Journal: Journal of the American College of Cardiology

Title: “Prognostic Impact of Prior Heart Failure in Patients Hospitalized with COVID-19”

Authors: Anu Lala, MD, Assistant Professor of Medicine (Cardiology) at the Icahn School of Medicine at Mount Sinai

Jesus Alvarez-Garcia, MD, PhD, Postdoctoral Fellow in Advanced Heart Failure and Transplantation at the Icahn School of Medicine at Mount Sinai

Bottom Line: Mount Sinai researchers found that COVID-19 patients with a history of heart failure were associated with a longer duration of hospitalization, nearly three times the risk of intubation and mechanical ventilation, and double the risk of death, compared to those without a history of heart failure. 

What the Research Shows: This observational study shows COVID-19 patients with a history of heart failure, regardless of the type of heart failure they have, are associated with worse hospital outcomes when compared to COVID-19 patients with no history of heart failure. 

Why this is Interesting: Cardiovascular disease, including heart failure, has already been identified as a risk factor for worse outcomes in COVID-19, but this is one of the first studies that shows how much risk may be associated with this patient population, depending on their type of heart failure.  By showing just how strong the association is between all categories of heart failure, COVID-19, and an increased risk of severe complications, this may lead to quicker assessment of these patients after hospital admission and more aggressive therapy. Additionally, hospitals should take extra precautions to prevent exposure of COVID-19 for heart failure patients who have not tested positive for the virus.  Given the risk, researchers say it’s important for clinicians to rely on telemonitoring and telemedicine for heart failure patients to limit possible COVID-19 exposures in a medical office or hospital setting.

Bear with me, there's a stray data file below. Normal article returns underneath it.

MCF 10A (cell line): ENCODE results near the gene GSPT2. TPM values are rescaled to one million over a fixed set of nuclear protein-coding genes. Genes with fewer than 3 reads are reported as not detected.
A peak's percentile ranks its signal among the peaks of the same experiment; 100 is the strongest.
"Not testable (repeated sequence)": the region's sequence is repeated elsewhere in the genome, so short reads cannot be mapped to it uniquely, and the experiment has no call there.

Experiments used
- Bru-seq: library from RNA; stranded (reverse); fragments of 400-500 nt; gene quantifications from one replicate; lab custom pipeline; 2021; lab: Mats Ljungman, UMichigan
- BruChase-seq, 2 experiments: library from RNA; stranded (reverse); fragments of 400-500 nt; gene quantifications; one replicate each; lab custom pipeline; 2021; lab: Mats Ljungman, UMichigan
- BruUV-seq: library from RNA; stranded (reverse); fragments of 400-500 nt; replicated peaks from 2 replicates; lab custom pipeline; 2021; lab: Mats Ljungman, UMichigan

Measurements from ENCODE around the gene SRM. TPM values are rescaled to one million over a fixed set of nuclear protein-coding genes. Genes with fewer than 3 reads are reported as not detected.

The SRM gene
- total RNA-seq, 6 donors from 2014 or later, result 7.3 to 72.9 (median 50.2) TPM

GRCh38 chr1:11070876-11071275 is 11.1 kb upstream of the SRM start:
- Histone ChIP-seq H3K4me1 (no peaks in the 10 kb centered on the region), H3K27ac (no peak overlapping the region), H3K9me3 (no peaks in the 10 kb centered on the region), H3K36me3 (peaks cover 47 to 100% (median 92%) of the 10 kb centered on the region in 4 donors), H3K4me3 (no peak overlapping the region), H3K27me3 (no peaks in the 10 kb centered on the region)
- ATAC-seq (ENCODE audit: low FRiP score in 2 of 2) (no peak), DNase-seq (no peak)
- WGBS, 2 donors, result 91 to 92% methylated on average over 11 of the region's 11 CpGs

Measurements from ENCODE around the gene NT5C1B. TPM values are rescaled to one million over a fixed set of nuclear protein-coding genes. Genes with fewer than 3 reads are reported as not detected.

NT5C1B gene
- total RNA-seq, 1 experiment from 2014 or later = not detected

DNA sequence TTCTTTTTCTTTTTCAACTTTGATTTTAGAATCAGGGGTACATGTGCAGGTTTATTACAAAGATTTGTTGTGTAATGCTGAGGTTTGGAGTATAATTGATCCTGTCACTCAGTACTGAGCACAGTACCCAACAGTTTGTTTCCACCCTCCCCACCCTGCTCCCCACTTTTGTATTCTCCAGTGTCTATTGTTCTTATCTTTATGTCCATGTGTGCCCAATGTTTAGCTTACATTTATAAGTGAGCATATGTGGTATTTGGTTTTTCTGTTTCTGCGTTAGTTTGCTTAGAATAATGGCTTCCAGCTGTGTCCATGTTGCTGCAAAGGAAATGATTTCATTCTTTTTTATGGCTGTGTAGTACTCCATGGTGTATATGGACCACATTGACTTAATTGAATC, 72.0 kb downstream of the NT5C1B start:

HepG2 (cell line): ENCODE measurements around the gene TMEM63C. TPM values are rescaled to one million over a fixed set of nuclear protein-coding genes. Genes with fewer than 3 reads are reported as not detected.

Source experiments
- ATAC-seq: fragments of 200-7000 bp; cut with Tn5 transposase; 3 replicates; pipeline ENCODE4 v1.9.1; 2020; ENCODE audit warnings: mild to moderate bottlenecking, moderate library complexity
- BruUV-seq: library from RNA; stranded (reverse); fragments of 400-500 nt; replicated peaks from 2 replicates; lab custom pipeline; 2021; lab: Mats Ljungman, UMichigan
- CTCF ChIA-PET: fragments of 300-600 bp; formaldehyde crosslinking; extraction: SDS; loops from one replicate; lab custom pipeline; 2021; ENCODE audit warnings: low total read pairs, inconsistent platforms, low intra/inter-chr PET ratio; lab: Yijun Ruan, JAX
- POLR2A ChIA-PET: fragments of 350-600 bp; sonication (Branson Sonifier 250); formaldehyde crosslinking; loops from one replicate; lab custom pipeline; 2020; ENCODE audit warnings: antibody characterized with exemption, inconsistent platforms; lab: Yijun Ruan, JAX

What Research Means for Doctors: The study may help with quicker assessment of heart failure patients when they’re admitted to the hospital with COVID-19 and could lead to more aggressive treatment. Additionally, researchers say clinicians treating heart failure patients without COVID-19 should take extra precautions to make sure patients are not exposed to the virus. They also suggest doctors should heavily rely on telemedicine and telemonitoring of heart failure patients when appropriate, which will also help limit exposure. 

What Research Means for Patients: This emphasizes the need for heart failure patients to be vigilant when it comes to protecting themselves during the COVID-19 pandemic. This includes social distancing, frequent hand-washing, wearing a mask, staying up to date on vaccinations including flu, and asking doctors about extra monitoring if necessary. Researchers suggest heart failure patients stay on top of their medication, and not change medications without talking to their doctors first.